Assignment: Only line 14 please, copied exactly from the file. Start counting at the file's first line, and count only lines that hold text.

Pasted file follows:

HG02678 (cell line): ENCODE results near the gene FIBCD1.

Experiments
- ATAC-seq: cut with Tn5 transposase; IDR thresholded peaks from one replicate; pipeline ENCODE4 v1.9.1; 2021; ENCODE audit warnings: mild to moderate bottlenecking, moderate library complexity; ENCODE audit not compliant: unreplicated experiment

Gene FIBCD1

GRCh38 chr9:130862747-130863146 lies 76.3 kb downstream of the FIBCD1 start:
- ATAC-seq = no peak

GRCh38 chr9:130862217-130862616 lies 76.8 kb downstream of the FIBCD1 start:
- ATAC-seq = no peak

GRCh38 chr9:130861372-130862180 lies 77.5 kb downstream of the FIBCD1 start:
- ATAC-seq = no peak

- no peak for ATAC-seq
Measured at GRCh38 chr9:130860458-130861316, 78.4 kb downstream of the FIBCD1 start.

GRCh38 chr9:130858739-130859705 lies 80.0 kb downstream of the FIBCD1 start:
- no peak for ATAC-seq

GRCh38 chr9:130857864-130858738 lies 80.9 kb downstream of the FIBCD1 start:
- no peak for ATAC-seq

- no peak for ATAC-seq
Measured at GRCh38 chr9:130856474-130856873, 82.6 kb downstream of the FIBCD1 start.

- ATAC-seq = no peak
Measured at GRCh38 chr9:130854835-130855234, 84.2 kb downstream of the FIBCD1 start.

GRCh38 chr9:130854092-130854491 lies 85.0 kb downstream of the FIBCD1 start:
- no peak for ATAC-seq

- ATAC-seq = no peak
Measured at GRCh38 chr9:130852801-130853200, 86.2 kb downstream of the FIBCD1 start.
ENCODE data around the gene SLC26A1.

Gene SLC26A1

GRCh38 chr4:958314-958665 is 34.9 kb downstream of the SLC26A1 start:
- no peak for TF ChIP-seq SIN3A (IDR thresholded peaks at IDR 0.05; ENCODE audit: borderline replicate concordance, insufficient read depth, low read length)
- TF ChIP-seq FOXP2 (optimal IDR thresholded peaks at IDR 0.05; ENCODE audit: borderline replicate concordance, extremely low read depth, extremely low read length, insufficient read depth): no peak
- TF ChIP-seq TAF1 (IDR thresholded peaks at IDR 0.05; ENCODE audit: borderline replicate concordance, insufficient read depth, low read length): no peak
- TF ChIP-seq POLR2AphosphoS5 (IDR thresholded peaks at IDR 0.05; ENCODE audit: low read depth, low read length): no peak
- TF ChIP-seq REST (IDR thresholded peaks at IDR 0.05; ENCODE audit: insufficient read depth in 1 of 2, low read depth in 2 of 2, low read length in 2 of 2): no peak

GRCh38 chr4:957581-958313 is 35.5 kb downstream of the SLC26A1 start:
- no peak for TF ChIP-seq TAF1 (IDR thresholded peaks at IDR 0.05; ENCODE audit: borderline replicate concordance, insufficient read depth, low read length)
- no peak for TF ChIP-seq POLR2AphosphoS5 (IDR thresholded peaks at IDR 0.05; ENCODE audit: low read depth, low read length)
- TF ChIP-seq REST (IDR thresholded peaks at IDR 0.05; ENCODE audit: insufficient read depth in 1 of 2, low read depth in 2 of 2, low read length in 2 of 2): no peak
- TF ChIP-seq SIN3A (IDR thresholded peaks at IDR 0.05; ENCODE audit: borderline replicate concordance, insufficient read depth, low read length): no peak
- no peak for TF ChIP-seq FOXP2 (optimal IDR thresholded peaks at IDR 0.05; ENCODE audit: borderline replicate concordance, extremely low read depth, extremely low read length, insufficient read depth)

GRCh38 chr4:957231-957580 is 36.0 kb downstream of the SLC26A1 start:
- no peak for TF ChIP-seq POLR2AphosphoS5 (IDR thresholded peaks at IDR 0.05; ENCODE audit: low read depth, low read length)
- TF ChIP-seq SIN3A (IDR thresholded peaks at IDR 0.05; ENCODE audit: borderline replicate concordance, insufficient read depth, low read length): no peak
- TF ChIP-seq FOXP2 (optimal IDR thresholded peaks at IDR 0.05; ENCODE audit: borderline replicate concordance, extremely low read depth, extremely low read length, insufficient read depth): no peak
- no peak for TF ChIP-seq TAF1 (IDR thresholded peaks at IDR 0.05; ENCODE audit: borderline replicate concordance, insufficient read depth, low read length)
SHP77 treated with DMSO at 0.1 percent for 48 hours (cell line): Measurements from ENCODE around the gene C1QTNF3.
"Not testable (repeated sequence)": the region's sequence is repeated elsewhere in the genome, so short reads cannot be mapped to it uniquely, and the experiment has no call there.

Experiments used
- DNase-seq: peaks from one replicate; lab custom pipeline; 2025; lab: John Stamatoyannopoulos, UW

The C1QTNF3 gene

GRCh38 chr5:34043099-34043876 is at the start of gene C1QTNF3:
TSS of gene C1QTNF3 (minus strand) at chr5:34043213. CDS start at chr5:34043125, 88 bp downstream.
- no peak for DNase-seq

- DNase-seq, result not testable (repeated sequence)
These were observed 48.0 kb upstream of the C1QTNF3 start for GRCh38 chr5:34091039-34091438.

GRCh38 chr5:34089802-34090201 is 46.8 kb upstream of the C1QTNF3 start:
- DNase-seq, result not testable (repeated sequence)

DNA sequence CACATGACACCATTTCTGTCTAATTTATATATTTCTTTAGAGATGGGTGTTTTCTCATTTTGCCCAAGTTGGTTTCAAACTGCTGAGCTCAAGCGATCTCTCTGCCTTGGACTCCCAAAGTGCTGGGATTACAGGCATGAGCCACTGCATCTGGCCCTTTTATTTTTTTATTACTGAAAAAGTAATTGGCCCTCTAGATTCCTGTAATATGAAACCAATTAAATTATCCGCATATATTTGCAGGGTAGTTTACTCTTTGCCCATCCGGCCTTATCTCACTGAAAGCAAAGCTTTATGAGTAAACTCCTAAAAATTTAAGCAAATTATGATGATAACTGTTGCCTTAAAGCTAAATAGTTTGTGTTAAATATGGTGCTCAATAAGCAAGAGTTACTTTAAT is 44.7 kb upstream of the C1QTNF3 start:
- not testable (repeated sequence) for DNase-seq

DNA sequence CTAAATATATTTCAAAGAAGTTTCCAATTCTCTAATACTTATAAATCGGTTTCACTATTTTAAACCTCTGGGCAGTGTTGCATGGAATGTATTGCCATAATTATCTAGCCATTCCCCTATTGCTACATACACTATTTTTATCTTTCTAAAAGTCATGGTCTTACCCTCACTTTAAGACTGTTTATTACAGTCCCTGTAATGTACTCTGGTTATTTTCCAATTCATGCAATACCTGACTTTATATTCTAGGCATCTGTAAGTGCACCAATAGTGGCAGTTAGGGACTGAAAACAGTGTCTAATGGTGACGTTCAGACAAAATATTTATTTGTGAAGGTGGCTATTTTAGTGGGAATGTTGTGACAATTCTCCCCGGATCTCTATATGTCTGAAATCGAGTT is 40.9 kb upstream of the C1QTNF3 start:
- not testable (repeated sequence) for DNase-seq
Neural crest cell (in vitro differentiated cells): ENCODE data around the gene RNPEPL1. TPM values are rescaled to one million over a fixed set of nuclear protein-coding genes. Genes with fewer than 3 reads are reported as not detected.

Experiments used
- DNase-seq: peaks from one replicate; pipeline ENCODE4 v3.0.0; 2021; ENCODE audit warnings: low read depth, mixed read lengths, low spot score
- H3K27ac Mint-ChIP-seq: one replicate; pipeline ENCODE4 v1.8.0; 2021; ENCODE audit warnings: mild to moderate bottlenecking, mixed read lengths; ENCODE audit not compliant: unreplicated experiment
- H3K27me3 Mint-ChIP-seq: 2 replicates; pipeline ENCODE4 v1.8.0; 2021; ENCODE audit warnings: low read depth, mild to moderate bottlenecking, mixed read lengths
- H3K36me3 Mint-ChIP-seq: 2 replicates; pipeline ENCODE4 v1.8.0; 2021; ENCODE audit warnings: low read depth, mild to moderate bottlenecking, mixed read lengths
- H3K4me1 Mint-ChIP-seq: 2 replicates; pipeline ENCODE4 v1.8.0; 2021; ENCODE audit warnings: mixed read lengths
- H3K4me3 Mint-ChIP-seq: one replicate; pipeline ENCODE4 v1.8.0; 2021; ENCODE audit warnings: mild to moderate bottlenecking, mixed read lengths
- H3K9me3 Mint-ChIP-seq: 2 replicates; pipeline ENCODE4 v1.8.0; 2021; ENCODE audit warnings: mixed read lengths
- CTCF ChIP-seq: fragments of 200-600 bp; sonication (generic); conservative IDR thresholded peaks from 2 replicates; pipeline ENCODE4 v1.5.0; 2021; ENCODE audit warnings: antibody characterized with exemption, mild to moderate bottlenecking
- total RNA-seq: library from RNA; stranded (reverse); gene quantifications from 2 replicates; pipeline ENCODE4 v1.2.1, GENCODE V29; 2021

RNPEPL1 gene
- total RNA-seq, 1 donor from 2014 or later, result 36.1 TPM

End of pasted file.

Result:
- no peak for ATAC-seq